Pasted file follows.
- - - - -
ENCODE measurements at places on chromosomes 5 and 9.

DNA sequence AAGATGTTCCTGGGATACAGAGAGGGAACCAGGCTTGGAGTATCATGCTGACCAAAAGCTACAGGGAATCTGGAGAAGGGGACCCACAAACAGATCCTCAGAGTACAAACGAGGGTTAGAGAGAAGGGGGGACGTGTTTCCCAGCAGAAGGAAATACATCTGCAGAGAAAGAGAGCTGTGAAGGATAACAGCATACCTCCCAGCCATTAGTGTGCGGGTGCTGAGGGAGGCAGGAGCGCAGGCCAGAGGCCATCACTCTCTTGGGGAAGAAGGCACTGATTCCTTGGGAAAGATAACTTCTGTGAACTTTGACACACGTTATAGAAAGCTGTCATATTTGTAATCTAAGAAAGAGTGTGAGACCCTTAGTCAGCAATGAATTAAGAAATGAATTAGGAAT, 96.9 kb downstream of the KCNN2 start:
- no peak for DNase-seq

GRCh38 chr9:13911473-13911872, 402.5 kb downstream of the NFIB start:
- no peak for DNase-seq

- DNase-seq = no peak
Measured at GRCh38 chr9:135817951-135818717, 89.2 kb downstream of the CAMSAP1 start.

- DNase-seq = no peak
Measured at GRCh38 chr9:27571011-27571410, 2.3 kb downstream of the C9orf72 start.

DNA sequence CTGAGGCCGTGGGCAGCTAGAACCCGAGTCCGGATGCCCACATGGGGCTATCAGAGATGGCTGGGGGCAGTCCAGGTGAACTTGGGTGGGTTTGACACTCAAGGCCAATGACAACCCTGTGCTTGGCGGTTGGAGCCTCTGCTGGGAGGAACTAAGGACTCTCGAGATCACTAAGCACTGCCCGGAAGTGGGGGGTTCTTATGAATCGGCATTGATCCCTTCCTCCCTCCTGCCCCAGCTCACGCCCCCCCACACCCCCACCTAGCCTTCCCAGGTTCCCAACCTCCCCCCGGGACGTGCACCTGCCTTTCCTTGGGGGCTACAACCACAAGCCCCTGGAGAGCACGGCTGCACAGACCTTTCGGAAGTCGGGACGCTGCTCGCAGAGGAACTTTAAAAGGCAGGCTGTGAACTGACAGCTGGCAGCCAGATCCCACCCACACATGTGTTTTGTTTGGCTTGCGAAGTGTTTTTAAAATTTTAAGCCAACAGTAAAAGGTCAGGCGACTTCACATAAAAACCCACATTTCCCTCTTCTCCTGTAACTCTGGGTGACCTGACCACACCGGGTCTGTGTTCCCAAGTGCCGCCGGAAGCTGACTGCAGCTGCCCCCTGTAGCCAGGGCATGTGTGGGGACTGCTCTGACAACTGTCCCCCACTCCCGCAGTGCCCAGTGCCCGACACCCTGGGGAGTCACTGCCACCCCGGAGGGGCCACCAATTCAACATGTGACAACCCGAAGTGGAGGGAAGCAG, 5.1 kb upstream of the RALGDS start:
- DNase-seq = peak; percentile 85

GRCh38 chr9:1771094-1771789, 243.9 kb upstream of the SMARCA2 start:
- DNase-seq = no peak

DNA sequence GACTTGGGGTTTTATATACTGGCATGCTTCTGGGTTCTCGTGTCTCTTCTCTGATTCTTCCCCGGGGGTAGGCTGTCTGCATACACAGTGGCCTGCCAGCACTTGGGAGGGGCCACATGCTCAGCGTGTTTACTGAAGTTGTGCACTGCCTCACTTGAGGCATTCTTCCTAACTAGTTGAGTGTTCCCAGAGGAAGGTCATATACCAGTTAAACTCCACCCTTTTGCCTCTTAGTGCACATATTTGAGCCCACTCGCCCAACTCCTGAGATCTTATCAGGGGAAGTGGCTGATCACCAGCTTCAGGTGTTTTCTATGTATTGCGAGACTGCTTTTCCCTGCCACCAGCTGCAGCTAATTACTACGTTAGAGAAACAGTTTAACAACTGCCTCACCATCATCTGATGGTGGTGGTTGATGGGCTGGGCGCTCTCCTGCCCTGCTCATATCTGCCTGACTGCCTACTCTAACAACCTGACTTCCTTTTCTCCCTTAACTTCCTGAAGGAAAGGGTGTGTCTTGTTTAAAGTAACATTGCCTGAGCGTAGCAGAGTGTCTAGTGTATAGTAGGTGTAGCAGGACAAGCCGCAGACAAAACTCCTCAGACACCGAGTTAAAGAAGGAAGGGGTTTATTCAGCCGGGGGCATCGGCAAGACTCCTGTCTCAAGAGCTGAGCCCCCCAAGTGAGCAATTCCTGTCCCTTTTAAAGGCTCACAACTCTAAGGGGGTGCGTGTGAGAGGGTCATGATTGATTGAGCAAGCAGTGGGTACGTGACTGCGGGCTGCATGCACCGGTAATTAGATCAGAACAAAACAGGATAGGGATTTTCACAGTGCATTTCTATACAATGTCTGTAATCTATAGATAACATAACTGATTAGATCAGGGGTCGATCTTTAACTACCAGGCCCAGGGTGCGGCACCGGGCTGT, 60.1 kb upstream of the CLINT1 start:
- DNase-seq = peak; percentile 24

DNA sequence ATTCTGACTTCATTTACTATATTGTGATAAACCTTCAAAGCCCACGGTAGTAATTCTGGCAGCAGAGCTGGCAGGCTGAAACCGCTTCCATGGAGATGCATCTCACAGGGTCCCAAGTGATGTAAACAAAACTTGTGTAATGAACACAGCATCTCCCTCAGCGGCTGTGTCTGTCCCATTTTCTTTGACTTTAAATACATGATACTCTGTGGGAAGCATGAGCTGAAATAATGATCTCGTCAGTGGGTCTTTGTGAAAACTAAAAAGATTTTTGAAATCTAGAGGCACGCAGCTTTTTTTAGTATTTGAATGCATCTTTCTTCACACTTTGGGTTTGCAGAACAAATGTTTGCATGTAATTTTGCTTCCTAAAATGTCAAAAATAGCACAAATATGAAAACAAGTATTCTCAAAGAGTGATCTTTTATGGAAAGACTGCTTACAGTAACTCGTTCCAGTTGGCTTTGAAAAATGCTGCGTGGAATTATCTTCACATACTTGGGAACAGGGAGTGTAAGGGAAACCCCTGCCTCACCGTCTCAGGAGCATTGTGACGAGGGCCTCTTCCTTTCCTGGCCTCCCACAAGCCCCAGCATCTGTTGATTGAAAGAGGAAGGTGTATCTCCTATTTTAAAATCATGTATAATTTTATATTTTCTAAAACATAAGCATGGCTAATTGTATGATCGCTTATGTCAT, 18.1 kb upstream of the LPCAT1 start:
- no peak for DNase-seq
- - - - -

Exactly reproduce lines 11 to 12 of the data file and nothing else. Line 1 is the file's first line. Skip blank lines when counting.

- DNase-seq = peak; percentile 85

GRCh38 chr9:1771094-1771789, 243.9 kb upstream of the SMARCA2 start: